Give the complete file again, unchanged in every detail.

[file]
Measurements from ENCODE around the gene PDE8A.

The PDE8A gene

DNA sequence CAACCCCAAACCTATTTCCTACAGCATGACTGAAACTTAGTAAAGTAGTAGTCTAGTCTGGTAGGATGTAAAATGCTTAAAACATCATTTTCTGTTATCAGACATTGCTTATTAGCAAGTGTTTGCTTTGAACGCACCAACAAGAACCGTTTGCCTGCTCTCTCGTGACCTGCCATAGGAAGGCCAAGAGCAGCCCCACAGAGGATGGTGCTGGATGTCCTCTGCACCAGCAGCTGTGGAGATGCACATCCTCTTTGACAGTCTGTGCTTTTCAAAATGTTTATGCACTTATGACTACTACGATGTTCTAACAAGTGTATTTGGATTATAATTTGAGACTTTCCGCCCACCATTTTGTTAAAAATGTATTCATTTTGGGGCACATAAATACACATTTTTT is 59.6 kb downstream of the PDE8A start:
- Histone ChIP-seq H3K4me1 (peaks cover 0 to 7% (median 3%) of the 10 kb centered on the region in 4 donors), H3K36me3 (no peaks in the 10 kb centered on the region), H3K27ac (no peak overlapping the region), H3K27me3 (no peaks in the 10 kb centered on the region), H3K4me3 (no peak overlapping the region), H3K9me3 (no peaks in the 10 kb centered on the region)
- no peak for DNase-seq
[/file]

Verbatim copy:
Measurements from ENCODE around the gene PDE8A.

The PDE8A gene

DNA sequence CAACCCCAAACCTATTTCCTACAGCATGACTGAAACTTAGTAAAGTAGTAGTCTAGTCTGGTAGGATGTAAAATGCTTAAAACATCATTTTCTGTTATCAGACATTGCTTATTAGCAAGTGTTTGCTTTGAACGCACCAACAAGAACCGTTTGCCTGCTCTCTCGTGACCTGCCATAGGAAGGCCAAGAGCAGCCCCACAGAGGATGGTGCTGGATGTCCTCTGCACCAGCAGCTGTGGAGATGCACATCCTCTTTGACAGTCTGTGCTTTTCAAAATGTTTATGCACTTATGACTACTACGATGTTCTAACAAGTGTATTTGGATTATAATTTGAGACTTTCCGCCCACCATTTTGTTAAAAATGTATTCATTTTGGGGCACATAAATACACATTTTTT is 59.6 kb downstream of the PDE8A start:
- Histone ChIP-seq H3K4me1 (peaks cover 0 to 7% (median 3%) of the 10 kb centered on the region in 4 donors), H3K36me3 (no peaks in the 10 kb centered on the region), H3K27ac (no peak overlapping the region), H3K27me3 (no peaks in the 10 kb centered on the region), H3K4me3 (no peak overlapping the region), H3K9me3 (no peaks in the 10 kb centered on the region)
- no peak for DNase-seq